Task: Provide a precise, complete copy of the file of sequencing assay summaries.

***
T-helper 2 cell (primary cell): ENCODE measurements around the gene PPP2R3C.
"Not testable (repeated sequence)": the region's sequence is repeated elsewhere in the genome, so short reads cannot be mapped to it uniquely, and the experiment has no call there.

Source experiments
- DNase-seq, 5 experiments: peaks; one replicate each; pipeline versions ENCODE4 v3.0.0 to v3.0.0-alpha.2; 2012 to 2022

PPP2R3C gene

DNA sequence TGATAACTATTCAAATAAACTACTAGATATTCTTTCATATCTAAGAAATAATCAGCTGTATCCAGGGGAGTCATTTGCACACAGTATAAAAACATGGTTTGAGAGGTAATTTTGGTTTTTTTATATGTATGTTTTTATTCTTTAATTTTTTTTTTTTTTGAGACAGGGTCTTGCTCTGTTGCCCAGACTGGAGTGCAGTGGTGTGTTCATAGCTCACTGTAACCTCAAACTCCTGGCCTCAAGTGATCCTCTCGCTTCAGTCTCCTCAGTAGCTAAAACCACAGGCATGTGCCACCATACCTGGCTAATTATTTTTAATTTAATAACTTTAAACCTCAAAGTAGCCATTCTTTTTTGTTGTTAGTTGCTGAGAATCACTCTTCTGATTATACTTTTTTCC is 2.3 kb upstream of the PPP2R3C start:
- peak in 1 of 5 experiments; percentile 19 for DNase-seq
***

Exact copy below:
T-helper 2 cell (primary cell): ENCODE measurements around the gene PPP2R3C.
"Not testable (repeated sequence)": the region's sequence is repeated elsewhere in the genome, so short reads cannot be mapped to it uniquely, and the experiment has no call there.

Source experiments
- DNase-seq, 5 experiments: peaks; one replicate each; pipeline versions ENCODE4 v3.0.0 to v3.0.0-alpha.2; 2012 to 2022

PPP2R3C gene

DNA sequence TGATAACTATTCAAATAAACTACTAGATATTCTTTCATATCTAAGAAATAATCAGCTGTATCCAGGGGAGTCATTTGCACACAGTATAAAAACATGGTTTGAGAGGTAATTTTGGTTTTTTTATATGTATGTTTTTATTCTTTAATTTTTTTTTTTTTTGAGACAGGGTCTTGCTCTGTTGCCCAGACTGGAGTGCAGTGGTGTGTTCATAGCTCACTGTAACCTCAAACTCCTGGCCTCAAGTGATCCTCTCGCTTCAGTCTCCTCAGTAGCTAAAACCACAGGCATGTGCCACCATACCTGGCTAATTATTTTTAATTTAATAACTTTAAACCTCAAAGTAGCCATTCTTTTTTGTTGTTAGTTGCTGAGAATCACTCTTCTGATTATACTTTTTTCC is 2.3 kb upstream of the PPP2R3C start:
- peak in 1 of 5 experiments; percentile 19 for DNase-seq